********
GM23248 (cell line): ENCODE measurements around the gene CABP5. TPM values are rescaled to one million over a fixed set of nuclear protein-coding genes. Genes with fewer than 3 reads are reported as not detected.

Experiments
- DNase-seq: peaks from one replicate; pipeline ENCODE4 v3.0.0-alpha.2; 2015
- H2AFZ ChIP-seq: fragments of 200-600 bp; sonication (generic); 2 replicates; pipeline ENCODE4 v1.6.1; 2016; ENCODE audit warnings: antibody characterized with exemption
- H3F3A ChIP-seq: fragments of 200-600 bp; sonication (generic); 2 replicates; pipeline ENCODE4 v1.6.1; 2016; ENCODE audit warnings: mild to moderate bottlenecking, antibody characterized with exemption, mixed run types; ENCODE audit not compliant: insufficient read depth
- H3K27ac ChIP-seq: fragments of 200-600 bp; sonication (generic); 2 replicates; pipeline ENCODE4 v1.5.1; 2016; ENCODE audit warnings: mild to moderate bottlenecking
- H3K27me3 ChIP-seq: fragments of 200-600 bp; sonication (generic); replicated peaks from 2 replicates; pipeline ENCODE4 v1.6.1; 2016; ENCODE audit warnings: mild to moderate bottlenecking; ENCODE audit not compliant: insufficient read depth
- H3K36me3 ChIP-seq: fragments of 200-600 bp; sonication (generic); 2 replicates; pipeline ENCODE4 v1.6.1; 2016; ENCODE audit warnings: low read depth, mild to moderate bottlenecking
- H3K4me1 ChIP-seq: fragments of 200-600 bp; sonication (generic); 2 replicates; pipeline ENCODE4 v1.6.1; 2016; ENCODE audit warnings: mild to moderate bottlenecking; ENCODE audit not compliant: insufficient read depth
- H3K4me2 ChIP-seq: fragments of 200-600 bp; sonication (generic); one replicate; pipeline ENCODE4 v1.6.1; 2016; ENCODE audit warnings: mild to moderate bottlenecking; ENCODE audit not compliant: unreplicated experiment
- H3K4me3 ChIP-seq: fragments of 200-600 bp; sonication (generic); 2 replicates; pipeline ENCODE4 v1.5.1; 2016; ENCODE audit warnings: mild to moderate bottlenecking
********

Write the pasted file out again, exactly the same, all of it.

GM23248 (cell line): ENCODE measurements around the gene CABP5. TPM values are rescaled to one million over a fixed set of nuclear protein-coding genes. Genes with fewer than 3 reads are reported as not detected.

Experiments
- DNase-seq: peaks from one replicate; pipeline ENCODE4 v3.0.0-alpha.2; 2015
- H2AFZ ChIP-seq: fragments of 200-600 bp; sonication (generic); 2 replicates; pipeline ENCODE4 v1.6.1; 2016; ENCODE audit warnings: antibody characterized with exemption
- H3F3A ChIP-seq: fragments of 200-600 bp; sonication (generic); 2 replicates; pipeline ENCODE4 v1.6.1; 2016; ENCODE audit warnings: mild to moderate bottlenecking, antibody characterized with exemption, mixed run types; ENCODE audit not compliant: insufficient read depth
- H3K27ac ChIP-seq: fragments of 200-600 bp; sonication (generic); 2 replicates; pipeline ENCODE4 v1.5.1; 2016; ENCODE audit warnings: mild to moderate bottlenecking
- H3K27me3 ChIP-seq: fragments of 200-600 bp; sonication (generic); replicated peaks from 2 replicates; pipeline ENCODE4 v1.6.1; 2016; ENCODE audit warnings: mild to moderate bottlenecking; ENCODE audit not compliant: insufficient read depth
- H3K36me3 ChIP-seq: fragments of 200-600 bp; sonication (generic); 2 replicates; pipeline ENCODE4 v1.6.1; 2016; ENCODE audit warnings: low read depth, mild to moderate bottlenecking
- H3K4me1 ChIP-seq: fragments of 200-600 bp; sonication (generic); 2 replicates; pipeline ENCODE4 v1.6.1; 2016; ENCODE audit warnings: mild to moderate bottlenecking; ENCODE audit not compliant: insufficient read depth
- H3K4me2 ChIP-seq: fragments of 200-600 bp; sonication (generic); one replicate; pipeline ENCODE4 v1.6.1; 2016; ENCODE audit warnings: mild to moderate bottlenecking; ENCODE audit not compliant: unreplicated experiment
- H3K4me3 ChIP-seq: fragments of 200-600 bp; sonication (generic); 2 replicates; pipeline ENCODE4 v1.5.1; 2016; ENCODE audit warnings: mild to moderate bottlenecking